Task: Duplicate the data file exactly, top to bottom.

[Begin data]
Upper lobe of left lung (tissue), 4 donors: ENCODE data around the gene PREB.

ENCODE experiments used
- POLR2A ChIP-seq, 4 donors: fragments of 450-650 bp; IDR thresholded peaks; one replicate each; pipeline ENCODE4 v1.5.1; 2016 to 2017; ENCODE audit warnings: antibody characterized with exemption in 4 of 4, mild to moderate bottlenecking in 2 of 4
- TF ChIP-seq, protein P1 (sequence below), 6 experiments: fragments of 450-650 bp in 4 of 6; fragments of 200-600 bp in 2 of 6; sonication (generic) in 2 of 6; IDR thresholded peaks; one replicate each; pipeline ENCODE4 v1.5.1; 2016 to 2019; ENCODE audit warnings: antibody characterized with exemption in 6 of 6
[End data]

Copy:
Upper lobe of left lung (tissue), 4 donors: ENCODE data around the gene PREB.

ENCODE experiments used
- POLR2A ChIP-seq, 4 donors: fragments of 450-650 bp; IDR thresholded peaks; one replicate each; pipeline ENCODE4 v1.5.1; 2016 to 2017; ENCODE audit warnings: antibody characterized with exemption in 4 of 4, mild to moderate bottlenecking in 2 of 4
- TF ChIP-seq, protein P1 (sequence below), 6 experiments: fragments of 450-650 bp in 4 of 6; fragments of 200-600 bp in 2 of 6; sonication (generic) in 2 of 6; IDR thresholded peaks; one replicate each; pipeline ENCODE4 v1.5.1; 2016 to 2019; ENCODE audit warnings: antibody characterized with exemption in 6 of 6